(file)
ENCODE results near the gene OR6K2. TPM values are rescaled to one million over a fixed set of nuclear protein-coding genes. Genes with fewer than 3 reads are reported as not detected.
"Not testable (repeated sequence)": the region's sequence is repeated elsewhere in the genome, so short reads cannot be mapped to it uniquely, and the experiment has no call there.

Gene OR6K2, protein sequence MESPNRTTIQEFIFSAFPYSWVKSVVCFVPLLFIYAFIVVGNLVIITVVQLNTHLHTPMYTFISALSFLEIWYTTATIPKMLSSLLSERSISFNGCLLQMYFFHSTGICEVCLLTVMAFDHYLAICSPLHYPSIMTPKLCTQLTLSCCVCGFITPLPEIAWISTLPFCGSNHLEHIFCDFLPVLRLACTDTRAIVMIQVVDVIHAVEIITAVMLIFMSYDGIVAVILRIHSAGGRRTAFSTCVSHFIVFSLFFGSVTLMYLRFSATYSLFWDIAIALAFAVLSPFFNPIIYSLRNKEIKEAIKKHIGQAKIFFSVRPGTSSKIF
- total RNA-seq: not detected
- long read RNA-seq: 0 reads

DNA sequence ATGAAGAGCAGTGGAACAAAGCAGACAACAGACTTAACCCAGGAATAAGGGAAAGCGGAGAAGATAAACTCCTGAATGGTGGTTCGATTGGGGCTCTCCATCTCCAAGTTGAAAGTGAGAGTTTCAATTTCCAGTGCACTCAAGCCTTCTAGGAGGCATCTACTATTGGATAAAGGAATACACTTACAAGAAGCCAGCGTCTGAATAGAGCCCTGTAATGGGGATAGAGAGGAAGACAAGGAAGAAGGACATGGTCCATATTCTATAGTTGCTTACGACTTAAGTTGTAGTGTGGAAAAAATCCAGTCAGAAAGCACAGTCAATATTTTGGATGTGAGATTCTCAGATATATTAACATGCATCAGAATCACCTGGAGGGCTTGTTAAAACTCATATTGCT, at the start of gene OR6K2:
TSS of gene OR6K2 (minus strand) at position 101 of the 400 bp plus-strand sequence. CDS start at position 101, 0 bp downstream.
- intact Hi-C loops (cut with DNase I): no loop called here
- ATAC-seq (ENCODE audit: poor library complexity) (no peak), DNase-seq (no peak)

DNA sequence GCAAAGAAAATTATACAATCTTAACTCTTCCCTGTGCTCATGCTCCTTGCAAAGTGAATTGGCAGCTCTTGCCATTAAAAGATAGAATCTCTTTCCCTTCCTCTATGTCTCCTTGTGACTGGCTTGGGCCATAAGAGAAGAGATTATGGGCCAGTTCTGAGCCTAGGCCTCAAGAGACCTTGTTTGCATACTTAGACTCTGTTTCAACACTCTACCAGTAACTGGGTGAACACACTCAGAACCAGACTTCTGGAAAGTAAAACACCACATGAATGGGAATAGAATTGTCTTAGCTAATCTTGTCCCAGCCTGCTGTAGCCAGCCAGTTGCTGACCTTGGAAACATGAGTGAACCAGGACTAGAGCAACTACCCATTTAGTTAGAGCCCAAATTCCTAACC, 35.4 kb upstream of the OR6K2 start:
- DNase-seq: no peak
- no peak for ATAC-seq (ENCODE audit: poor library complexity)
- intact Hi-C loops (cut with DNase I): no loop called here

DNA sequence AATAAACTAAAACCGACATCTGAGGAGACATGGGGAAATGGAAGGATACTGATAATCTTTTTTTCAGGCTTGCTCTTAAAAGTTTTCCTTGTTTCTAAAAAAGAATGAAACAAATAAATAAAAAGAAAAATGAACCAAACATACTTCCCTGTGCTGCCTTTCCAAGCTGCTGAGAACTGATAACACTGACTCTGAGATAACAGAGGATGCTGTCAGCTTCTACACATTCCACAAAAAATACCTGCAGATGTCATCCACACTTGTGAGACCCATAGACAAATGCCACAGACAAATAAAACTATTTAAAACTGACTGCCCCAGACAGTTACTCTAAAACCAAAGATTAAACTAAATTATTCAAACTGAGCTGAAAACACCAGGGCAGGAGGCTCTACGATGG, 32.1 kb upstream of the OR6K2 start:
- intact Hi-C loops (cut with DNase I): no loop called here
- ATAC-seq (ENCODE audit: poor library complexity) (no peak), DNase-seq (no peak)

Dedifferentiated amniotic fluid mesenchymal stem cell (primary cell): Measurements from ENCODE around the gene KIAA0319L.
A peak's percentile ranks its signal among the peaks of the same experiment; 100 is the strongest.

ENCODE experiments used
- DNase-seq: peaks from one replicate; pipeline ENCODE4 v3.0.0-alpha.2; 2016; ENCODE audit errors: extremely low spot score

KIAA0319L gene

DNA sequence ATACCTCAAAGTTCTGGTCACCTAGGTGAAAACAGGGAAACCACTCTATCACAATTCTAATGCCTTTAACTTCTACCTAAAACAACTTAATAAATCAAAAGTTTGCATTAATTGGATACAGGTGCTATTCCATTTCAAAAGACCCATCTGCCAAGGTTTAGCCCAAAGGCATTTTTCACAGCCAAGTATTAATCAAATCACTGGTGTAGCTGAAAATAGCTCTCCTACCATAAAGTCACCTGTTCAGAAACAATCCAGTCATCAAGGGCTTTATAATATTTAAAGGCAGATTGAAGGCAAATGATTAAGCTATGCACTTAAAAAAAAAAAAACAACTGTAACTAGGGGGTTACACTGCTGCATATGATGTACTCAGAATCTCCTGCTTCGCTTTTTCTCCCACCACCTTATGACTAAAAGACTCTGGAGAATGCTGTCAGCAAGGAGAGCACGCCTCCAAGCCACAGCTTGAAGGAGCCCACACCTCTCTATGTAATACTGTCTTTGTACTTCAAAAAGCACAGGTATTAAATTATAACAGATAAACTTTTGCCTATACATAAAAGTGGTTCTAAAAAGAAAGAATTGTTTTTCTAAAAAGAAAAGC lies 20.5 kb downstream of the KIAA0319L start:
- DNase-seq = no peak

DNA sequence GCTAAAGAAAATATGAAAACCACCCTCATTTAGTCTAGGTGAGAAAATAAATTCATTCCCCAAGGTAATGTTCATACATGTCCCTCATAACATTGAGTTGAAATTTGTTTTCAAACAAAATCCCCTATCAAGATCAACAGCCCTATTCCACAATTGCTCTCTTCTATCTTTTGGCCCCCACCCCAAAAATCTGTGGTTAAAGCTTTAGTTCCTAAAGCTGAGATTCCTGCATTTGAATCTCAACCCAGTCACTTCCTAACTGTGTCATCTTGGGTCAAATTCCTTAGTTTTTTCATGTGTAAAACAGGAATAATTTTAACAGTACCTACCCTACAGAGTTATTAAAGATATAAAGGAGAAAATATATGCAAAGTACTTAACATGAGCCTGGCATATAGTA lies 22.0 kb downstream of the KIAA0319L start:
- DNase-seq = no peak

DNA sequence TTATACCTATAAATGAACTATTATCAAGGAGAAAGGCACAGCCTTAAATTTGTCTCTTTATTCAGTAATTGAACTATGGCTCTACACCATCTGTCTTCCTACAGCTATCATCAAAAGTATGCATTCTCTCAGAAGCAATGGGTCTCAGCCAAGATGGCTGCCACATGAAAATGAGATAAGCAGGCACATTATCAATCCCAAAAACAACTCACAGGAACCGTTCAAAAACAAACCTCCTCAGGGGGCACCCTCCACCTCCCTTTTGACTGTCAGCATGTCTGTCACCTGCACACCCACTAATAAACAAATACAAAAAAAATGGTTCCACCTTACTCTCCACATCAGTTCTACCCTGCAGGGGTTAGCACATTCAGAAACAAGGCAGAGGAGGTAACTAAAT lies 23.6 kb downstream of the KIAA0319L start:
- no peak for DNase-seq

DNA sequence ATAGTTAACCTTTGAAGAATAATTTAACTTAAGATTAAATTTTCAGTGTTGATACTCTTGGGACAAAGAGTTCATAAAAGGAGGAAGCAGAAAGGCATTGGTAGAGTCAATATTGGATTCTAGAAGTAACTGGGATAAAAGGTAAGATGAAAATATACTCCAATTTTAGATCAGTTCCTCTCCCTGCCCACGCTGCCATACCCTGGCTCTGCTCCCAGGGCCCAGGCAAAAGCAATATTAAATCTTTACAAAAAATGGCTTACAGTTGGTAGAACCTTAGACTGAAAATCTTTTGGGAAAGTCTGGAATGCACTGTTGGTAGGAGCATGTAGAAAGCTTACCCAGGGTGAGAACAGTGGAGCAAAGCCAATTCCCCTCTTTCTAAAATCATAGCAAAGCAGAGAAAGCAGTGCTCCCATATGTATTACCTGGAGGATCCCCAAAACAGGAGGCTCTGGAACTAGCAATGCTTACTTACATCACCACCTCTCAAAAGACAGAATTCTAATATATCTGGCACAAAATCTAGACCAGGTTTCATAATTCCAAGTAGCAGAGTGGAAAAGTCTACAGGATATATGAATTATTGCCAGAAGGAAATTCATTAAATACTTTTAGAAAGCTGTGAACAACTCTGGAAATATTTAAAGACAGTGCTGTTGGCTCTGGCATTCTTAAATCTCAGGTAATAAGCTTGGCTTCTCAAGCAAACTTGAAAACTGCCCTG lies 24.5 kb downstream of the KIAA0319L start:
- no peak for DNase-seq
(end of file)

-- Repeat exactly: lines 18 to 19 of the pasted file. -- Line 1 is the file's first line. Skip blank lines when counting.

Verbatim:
A peak's percentile ranks its signal among the peaks of the same experiment; 100 is the strongest.

ENCODE experiments used